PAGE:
Publisher Description

Mordecai’s simple life as the son of a blacksmith is transformed by the discovery of his magical birthright. As he journeys to understand the power within him he is drawn into a dangerous plot to destroy the Duke of Lancaster and undermine the Kingdom of Lothion. Love and treachery combine to embroil him in events he was never prepared to face. What he uncovers will change his understanding of the past, and alter the future of those around him.

GENRE
Sci-Fi & Fantasy
RELEASED
2012
June 8
LANGUAGE
EN
English
LENGTH
308
Pages
PUBLISHER
Michael G. Manning
SELLER
Smashwords, Inc.
SIZE
699.9
KB

Customer Reviews

SCshortcake ,

Very enjoyable

I got this book as part of the Legends Fantasy Book Set and immediately I purchased the next book after finishing The Blacksmith's Son. The fantasy element mixed with the humor of the main characters is quite refreshing. I am very interested to see what the future holds for Mort!

🎅santaaaaaaaaa ,

Perfect

It's been ages since I could honestly say that I throughly enjoyed any story within this genre, but Mageborn did it. It's extremely rare when I encourage myself to make time to reading a fictional book, but it came easy in this case.

From start to finish, I was honestly hooked and enjoyed every second of it! Every character, including the small ones, were very well thought out and were very easy to imagine in full, vivid detail. The author did an amazing job in describing critical points in the story that triggered just the right emotions in me. So kudos for that!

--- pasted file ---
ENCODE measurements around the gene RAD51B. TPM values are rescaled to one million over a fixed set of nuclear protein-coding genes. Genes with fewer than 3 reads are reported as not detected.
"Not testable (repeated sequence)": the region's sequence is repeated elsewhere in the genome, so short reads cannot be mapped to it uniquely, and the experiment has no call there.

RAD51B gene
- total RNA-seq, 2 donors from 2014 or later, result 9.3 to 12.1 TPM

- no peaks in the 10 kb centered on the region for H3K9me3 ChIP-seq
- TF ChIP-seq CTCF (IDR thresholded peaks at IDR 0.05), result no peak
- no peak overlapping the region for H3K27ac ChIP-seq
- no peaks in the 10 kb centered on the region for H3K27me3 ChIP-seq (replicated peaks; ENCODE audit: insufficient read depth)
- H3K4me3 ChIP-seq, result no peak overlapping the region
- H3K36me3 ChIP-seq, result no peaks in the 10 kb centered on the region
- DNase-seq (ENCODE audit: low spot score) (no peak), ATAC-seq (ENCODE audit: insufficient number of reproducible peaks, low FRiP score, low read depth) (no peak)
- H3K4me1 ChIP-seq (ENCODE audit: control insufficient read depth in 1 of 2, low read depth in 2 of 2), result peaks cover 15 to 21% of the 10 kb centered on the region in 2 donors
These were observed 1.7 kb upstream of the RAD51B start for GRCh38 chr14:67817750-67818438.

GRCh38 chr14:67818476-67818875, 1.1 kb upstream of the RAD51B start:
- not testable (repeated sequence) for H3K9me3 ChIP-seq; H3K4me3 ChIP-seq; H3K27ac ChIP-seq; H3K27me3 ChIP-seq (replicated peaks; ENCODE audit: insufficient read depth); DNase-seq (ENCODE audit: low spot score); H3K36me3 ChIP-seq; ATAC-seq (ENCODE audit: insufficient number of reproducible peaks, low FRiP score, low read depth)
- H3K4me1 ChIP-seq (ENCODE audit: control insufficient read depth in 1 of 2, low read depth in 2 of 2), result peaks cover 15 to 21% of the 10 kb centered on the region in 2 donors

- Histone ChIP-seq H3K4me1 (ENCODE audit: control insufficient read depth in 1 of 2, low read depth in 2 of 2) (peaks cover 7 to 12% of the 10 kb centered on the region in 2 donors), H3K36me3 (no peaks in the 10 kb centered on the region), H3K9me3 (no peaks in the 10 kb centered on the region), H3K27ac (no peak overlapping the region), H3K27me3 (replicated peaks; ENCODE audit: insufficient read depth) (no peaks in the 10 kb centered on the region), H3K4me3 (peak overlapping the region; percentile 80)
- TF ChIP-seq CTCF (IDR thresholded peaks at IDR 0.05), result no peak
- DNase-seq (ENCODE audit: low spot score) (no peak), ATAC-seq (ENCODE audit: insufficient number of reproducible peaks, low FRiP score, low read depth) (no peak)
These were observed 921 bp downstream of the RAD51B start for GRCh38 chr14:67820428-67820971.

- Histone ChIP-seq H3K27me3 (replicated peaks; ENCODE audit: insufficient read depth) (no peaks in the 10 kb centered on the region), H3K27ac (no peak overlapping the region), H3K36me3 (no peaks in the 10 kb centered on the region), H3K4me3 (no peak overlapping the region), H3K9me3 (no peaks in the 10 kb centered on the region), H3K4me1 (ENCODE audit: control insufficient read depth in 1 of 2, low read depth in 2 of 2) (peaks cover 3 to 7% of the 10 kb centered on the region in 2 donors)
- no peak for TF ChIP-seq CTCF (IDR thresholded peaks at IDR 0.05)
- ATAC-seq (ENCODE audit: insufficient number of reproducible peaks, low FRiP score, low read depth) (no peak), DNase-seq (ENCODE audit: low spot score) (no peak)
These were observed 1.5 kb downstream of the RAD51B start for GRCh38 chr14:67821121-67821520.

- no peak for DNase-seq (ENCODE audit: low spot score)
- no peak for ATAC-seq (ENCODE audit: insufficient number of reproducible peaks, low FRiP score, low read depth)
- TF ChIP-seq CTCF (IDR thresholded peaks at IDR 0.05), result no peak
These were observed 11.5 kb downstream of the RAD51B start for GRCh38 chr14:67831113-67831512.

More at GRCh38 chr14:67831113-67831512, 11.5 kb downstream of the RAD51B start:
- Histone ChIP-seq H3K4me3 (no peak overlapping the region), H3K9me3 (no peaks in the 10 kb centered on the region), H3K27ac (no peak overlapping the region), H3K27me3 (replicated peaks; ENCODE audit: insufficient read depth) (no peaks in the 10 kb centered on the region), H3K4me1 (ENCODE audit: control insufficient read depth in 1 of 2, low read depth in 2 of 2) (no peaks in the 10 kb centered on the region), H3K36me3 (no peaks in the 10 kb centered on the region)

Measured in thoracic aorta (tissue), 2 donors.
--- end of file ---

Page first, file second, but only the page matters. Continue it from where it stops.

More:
Definitely looking forward to reading the next book! And thank you for a wonderful story experience!
-Gabe R.

A non blankslate ,

Amateur, unoriginal, and boring

Not 100% sure but, looking back at the cover pages I think this may be self-published. Perhaps with no professional editor? And it shows. Written at the level of an advanced high school student with some major stylistic blunders. If you can get past that, the story isn't horrible, just mediocre and unoriginal at best.

I sort through a good number of books using the average customer review as a filter and that was a poor decision in this case. I am left wondering if the author had friends and drinking buddies write the reviews as well as help with the editing?

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